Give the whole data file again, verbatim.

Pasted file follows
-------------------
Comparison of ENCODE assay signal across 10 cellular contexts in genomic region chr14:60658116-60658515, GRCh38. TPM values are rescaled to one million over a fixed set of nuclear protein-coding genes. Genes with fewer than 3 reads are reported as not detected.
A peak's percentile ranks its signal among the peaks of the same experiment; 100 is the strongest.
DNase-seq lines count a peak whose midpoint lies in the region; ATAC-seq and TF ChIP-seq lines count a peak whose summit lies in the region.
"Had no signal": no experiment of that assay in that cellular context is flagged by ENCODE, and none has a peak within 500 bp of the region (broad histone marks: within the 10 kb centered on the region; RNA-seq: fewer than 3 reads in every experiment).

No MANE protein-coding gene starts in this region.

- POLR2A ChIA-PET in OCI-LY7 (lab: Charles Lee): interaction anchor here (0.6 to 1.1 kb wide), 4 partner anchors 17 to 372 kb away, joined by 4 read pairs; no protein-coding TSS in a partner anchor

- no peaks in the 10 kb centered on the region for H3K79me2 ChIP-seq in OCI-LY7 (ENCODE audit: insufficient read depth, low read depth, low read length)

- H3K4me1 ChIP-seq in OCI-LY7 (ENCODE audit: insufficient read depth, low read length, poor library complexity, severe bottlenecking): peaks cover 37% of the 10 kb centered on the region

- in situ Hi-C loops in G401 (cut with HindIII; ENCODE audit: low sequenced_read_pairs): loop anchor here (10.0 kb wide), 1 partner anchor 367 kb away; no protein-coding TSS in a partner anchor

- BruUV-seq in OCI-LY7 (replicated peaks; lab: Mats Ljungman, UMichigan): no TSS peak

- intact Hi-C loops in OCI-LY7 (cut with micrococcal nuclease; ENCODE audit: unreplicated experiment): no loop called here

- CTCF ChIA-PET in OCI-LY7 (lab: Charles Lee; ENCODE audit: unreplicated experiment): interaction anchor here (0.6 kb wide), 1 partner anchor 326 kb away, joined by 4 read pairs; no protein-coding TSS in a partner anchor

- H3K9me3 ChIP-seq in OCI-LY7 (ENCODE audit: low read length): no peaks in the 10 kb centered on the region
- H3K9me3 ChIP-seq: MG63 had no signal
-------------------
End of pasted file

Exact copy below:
Comparison of ENCODE assay signal across 10 cellular contexts in genomic region chr14:60658116-60658515, GRCh38. TPM values are rescaled to one million over a fixed set of nuclear protein-coding genes. Genes with fewer than 3 reads are reported as not detected.
A peak's percentile ranks its signal among the peaks of the same experiment; 100 is the strongest.
DNase-seq lines count a peak whose midpoint lies in the region; ATAC-seq and TF ChIP-seq lines count a peak whose summit lies in the region.
"Had no signal": no experiment of that assay in that cellular context is flagged by ENCODE, and none has a peak within 500 bp of the region (broad histone marks: within the 10 kb centered on the region; RNA-seq: fewer than 3 reads in every experiment).

No MANE protein-coding gene starts in this region.

- POLR2A ChIA-PET in OCI-LY7 (lab: Charles Lee): interaction anchor here (0.6 to 1.1 kb wide), 4 partner anchors 17 to 372 kb away, joined by 4 read pairs; no protein-coding TSS in a partner anchor

- no peaks in the 10 kb centered on the region for H3K79me2 ChIP-seq in OCI-LY7 (ENCODE audit: insufficient read depth, low read depth, low read length)

- H3K4me1 ChIP-seq in OCI-LY7 (ENCODE audit: insufficient read depth, low read length, poor library complexity, severe bottlenecking): peaks cover 37% of the 10 kb centered on the region

- in situ Hi-C loops in G401 (cut with HindIII; ENCODE audit: low sequenced_read_pairs): loop anchor here (10.0 kb wide), 1 partner anchor 367 kb away; no protein-coding TSS in a partner anchor

- BruUV-seq in OCI-LY7 (replicated peaks; lab: Mats Ljungman, UMichigan): no TSS peak

- intact Hi-C loops in OCI-LY7 (cut with micrococcal nuclease; ENCODE audit: unreplicated experiment): no loop called here

- CTCF ChIA-PET in OCI-LY7 (lab: Charles Lee; ENCODE audit: unreplicated experiment): interaction anchor here (0.6 kb wide), 1 partner anchor 326 kb away, joined by 4 read pairs; no protein-coding TSS in a partner anchor

- H3K9me3 ChIP-seq in OCI-LY7 (ENCODE audit: low read length): no peaks in the 10 kb centered on the region
- H3K9me3 ChIP-seq: MG63 had no signal